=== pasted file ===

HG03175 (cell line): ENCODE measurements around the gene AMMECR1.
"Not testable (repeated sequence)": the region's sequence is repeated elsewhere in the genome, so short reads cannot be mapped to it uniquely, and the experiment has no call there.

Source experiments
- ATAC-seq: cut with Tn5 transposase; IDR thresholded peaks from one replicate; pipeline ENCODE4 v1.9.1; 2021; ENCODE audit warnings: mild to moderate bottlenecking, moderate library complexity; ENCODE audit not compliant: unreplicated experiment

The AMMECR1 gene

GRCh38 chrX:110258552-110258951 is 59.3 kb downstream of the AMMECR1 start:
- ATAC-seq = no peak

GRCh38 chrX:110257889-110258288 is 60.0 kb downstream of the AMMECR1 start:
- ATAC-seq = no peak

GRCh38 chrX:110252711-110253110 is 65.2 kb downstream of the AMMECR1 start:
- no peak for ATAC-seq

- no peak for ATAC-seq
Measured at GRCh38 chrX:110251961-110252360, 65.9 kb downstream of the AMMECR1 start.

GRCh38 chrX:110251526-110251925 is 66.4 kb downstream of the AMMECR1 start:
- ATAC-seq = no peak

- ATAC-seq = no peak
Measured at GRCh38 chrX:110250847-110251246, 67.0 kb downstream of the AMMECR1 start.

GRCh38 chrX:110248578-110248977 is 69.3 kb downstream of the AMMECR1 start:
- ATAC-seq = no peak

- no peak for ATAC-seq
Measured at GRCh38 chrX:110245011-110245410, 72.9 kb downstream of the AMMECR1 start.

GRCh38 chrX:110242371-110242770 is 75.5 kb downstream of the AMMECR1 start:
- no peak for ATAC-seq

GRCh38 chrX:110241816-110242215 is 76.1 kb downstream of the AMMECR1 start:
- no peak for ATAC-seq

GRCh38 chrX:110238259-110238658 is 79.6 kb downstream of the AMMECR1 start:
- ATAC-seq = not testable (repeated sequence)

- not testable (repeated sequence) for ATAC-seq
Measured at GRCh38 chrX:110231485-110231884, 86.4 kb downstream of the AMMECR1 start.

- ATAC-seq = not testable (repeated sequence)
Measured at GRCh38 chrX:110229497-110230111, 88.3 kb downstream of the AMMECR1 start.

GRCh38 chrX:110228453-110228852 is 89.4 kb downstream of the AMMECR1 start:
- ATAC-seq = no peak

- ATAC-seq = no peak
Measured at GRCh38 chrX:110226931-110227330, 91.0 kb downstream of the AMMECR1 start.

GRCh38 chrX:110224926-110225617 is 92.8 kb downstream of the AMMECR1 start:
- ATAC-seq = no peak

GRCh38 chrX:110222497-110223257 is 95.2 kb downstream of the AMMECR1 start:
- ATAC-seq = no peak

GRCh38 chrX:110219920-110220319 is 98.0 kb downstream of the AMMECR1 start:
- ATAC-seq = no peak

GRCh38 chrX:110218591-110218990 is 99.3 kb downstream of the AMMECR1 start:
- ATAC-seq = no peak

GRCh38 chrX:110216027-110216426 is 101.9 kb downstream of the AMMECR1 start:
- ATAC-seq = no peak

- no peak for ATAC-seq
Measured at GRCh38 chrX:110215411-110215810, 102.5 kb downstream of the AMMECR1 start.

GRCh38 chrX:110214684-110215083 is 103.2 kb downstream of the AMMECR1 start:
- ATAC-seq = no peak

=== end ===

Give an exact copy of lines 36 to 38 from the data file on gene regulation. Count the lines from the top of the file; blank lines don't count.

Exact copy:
GRCh38 chrX:110224926-110225617 is 92.8 kb downstream of the AMMECR1 start:
- ATAC-seq = no peak

GRCh38 chrX:110222497-110223257 is 95.2 kb downstream of the AMMECR1 start: